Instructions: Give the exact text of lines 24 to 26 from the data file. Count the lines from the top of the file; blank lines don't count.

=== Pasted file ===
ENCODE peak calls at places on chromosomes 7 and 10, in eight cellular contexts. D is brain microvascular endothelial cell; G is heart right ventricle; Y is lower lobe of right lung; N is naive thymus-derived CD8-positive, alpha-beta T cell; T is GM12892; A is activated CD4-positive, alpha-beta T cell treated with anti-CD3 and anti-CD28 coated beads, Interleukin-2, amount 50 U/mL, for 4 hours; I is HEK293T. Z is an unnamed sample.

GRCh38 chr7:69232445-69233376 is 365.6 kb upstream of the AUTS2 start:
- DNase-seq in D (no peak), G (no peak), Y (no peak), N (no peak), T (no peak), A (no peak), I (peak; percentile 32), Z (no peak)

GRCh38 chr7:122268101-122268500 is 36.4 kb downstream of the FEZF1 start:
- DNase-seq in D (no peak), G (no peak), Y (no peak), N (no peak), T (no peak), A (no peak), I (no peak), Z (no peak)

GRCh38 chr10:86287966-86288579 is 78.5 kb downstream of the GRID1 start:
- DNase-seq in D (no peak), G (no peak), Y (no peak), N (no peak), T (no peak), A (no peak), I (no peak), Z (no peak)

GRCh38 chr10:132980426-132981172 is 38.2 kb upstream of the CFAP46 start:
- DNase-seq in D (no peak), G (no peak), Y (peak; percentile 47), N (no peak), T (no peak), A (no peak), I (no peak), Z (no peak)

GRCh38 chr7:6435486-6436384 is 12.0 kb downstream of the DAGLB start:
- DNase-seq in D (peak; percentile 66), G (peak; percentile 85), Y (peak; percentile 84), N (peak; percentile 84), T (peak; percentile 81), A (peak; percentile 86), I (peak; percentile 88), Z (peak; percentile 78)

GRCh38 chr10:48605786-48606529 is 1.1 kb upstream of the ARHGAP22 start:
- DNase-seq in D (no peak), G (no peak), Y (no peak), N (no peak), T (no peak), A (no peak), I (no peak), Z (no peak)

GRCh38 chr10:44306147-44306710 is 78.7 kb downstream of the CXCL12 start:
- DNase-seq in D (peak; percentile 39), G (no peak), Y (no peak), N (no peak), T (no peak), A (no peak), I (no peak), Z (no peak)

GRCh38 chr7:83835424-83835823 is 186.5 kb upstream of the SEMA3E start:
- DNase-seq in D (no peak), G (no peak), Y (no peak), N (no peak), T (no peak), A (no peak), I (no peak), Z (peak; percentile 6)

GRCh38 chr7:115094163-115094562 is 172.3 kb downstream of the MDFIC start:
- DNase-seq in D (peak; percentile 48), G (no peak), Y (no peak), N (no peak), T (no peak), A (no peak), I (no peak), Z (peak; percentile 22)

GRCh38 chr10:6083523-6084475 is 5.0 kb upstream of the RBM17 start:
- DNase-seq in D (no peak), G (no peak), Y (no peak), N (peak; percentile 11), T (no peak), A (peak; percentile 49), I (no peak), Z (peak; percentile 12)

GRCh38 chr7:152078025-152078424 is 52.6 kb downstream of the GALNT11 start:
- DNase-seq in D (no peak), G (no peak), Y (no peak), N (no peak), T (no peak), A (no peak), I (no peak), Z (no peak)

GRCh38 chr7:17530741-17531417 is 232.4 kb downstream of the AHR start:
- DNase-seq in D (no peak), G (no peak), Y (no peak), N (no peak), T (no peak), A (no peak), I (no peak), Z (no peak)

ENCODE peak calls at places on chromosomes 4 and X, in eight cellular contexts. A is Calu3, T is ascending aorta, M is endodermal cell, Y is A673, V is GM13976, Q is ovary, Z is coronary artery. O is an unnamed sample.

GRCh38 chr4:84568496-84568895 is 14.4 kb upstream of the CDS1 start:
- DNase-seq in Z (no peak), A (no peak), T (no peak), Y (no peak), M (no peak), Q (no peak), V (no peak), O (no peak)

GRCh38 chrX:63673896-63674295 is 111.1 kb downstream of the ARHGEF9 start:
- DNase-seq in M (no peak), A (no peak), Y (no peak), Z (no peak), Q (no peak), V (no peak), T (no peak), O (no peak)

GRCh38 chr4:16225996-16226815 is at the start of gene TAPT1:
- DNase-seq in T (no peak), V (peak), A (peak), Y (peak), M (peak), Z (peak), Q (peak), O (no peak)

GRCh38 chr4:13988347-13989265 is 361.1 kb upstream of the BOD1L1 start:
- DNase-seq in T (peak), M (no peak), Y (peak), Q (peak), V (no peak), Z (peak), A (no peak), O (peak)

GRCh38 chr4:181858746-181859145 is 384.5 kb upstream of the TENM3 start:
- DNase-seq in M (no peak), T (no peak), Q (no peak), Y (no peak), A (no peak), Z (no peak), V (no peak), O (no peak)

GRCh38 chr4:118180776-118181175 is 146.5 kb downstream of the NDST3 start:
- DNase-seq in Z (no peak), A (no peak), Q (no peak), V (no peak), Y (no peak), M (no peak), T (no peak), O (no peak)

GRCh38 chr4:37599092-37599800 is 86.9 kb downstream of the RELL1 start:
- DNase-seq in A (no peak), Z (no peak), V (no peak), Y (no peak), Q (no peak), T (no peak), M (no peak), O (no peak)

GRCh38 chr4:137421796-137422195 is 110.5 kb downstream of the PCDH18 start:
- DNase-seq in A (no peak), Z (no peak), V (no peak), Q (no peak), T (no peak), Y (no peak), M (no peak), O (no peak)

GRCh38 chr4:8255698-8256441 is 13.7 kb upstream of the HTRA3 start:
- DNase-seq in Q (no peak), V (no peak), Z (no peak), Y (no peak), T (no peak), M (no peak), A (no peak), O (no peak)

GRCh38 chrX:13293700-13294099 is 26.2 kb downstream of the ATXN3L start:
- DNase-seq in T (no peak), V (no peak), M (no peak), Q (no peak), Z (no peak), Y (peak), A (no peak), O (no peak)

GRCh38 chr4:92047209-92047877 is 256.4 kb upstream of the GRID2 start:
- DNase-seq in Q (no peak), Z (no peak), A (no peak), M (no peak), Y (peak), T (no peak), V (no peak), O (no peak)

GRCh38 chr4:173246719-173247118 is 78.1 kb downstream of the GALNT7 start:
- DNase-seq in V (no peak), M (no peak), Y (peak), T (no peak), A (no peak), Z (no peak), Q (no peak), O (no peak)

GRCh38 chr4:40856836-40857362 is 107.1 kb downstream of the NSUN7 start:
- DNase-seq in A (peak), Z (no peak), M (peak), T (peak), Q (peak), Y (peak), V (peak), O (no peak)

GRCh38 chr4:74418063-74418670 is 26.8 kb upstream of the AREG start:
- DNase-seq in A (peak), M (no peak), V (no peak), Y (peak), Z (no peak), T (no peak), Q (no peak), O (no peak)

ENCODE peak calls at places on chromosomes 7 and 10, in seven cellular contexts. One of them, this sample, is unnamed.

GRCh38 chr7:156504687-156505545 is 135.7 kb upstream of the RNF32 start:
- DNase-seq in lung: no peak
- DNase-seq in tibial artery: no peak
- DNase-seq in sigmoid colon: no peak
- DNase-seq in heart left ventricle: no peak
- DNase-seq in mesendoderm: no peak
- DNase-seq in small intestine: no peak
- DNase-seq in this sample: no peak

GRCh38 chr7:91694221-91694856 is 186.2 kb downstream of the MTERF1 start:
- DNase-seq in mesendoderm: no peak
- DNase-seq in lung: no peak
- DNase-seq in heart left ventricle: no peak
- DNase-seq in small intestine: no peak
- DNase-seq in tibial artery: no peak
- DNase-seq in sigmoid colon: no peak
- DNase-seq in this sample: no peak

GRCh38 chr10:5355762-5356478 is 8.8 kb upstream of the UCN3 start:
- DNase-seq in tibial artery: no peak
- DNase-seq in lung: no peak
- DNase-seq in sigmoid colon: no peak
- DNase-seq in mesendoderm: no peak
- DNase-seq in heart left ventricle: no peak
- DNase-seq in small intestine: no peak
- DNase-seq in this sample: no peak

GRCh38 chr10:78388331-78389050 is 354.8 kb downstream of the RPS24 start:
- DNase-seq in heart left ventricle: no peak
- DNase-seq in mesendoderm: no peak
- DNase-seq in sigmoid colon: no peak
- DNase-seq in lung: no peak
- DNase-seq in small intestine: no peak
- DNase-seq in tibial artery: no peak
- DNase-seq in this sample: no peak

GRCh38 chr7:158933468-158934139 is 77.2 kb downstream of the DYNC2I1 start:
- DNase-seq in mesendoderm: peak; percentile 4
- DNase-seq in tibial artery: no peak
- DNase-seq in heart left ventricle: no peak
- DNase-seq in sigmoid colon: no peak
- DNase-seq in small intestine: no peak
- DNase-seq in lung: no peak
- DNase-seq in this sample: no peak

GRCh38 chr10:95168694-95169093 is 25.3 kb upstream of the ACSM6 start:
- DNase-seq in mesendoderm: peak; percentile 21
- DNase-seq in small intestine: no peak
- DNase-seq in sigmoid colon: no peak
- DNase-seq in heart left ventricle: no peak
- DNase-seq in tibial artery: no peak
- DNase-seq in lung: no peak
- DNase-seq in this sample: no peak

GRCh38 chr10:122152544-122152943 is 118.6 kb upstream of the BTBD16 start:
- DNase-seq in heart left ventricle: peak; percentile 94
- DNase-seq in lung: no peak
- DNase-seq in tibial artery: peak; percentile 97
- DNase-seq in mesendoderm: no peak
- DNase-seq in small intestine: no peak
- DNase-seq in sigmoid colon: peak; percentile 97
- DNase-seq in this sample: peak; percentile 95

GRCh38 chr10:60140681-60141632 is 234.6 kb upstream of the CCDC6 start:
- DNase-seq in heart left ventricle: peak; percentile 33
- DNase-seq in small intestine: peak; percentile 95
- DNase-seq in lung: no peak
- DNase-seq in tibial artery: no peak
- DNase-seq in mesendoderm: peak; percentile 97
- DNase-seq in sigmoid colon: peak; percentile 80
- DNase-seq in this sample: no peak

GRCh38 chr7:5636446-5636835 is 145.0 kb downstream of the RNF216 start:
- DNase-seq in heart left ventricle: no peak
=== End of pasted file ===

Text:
GRCh38 chr7:17530741-17531417 is 232.4 kb downstream of the AHR start:
- DNase-seq in D (no peak), G (no peak), Y (no peak), N (no peak), T (no peak), A (no peak), I (no peak), Z (no peak)

ENCODE peak calls at places on chromosomes 4 and X, in eight cellular contexts. A is Calu3, T is ascending aorta, M is endodermal cell, Y is A673, V is GM13976, Q is ovary, Z is coronary artery. O is an unnamed sample.